I have just got back from a weekends training with The Inner Yoga Trust which was held at the wonderful Gayles Farm in Eastbourne, East Sussex. It really is a beautiful location, right up on the cliffs near to the Seven Sisters Country Park.
This weekend the training was focused on the Hatha Yoga Pradipika which was written in the fifteenth century and is one of the classic texts on hatha yoga. It is an interesting text that goes deeper into the practices of yoga. It covers four chapters that include information about purification (Skt. ṣaṭkarma), posture (āsana), breath control (prāṇāyāma), spiritual centres in the body (chakra), coiled power (kuṇḍalinī), force postures (bandha), (kriyā), power (śakti), subtle/gross bodily connections (nāḍī), and symbolic gestures (mudrā), among other topics.
The purification practices the book suggests are:
- Netī – this is basically flushing your nasal passages with a saline solution
- Dhautī – digestive tract cleansing
- Naulī – internal organ massage through yoga (look up yoga churning!)
- Basti – basically colon cleansing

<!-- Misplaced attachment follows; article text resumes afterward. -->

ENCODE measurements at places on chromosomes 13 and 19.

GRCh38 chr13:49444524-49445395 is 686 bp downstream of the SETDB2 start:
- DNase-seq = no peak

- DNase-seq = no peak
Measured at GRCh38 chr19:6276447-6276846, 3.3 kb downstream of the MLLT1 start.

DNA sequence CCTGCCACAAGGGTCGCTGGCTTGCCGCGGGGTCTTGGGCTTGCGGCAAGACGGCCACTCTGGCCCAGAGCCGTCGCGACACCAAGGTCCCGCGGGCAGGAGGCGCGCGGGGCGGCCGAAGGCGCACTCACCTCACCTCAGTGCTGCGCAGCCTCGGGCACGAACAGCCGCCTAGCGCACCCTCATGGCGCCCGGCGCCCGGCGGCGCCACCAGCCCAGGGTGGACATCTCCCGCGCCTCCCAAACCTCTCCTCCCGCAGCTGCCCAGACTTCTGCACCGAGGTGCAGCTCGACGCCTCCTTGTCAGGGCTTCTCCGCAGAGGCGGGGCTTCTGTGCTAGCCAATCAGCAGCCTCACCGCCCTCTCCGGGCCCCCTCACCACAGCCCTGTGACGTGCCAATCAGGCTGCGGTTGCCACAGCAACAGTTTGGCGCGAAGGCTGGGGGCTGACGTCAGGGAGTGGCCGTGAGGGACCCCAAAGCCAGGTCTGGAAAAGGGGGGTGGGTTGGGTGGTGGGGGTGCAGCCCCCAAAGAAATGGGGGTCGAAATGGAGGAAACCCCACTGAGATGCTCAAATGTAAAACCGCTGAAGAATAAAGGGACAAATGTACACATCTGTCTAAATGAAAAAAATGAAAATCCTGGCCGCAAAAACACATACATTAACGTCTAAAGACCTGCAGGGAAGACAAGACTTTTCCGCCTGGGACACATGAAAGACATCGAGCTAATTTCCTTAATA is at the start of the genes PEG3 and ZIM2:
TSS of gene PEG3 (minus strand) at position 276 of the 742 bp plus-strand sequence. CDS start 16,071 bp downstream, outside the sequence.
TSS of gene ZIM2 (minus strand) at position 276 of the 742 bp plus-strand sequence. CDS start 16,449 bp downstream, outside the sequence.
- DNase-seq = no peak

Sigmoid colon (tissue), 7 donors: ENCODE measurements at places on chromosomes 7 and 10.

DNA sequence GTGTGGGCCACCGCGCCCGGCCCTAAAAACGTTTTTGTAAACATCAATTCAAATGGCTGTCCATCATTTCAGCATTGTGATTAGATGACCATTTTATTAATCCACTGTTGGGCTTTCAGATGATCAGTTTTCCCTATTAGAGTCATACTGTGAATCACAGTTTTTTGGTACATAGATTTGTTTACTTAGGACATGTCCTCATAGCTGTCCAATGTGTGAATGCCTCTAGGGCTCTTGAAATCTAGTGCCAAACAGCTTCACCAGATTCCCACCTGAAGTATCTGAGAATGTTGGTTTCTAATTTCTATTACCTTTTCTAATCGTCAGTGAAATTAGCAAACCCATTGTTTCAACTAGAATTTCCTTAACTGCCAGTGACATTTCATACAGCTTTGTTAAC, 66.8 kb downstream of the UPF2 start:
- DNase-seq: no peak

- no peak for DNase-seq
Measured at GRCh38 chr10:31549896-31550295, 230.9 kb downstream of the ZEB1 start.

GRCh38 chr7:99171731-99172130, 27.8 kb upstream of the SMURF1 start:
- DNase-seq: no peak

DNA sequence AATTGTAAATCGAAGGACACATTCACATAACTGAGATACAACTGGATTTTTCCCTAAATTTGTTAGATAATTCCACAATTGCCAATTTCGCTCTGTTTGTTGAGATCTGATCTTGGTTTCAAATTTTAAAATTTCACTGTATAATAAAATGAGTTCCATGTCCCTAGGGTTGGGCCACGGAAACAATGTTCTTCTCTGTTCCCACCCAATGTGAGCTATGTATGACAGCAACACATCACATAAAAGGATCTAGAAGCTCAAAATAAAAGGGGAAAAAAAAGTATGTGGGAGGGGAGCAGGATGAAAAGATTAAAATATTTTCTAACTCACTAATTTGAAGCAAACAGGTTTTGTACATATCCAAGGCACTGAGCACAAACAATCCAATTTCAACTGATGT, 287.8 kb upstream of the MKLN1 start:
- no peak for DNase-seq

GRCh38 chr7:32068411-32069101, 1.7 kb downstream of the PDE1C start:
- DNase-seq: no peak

- Kapālabhātī – cleansing breath
- Trāṭaka – candle gazing/meditation
We avoided the Basti and Dhauti practices (thank goodness!) but we did try all of the others. As a westerner it takes a bit of getting used to but a couple of the purification practices really resonated with me and I thought I would share these with you.
The practice of Netī – or irrigating the nasal passages with saline was surprising. I was dreading this practice – thoughts of inhaling swimming pool water as a child came to mind. But I have to say it wasn’t that bad and my head, nose, sinuses etc felt amazing all day – I plan to carry this on. I did show my family this morning how to do it and they were predictably horrified by it!
The Neti Pot I used was a porcelain version from the Himalayan Institute. It came in a kit form with the neti salt and some special flush stuff. You can buy them on Amazon ( which is where I got mine from)
The other practice that I enjoyed was Trāṭaka or candle gazing as a form of meditation. This involved placing a pillar candle so that it was eye height when you are sitting. The idea is that you stare into the flame, without blinking – until the tears come. Initially this is a bit uncomfortable but you get used to it. If you struggle to meditate and your mind wanders off – this might work for you. Its best undertaken in the evening when its dark. Some of the group found it very stimulating and couldn’t sleep after it. Personally I found it so relaxing but if you wear glasses I think its best to take them off first – the blurryness seemed to help!